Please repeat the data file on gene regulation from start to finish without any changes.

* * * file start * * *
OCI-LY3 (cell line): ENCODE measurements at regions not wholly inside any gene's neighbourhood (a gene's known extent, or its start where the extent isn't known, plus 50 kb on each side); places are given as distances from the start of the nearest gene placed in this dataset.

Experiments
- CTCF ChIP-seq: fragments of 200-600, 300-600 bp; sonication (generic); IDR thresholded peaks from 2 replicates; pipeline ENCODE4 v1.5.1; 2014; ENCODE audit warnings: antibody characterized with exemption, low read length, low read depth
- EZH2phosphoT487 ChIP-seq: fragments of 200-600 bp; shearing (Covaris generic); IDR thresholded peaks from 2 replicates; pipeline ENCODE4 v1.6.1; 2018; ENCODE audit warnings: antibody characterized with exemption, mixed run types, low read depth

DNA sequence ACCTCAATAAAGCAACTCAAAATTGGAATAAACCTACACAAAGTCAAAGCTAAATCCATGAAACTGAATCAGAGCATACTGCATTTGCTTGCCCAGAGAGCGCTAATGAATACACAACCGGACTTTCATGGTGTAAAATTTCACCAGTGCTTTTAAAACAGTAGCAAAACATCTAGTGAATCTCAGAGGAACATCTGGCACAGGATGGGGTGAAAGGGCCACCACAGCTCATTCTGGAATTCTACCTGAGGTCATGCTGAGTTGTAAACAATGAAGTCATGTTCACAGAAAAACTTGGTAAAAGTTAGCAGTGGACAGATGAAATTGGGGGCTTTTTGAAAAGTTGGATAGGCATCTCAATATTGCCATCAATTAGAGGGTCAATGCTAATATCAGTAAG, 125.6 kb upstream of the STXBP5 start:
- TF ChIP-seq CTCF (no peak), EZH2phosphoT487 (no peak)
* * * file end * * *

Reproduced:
OCI-LY3 (cell line): ENCODE measurements at regions not wholly inside any gene's neighbourhood (a gene's known extent, or its start where the extent isn't known, plus 50 kb on each side); places are given as distances from the start of the nearest gene placed in this dataset.

Experiments
- CTCF ChIP-seq: fragments of 200-600, 300-600 bp; sonication (generic); IDR thresholded peaks from 2 replicates; pipeline ENCODE4 v1.5.1; 2014; ENCODE audit warnings: antibody characterized with exemption, low read length, low read depth
- EZH2phosphoT487 ChIP-seq: fragments of 200-600 bp; shearing (Covaris generic); IDR thresholded peaks from 2 replicates; pipeline ENCODE4 v1.6.1; 2018; ENCODE audit warnings: antibody characterized with exemption, mixed run types, low read depth

DNA sequence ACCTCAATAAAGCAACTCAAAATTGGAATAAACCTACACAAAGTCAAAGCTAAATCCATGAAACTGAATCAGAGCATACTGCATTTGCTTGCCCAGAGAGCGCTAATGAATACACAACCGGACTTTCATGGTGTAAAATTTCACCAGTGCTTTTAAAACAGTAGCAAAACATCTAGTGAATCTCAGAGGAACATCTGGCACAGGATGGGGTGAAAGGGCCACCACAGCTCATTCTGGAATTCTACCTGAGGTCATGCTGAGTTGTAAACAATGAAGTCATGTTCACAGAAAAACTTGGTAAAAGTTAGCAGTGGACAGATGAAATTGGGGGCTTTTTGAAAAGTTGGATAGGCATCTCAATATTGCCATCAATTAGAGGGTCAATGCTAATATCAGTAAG, 125.6 kb upstream of the STXBP5 start:
- TF ChIP-seq CTCF (no peak), EZH2phosphoT487 (no peak)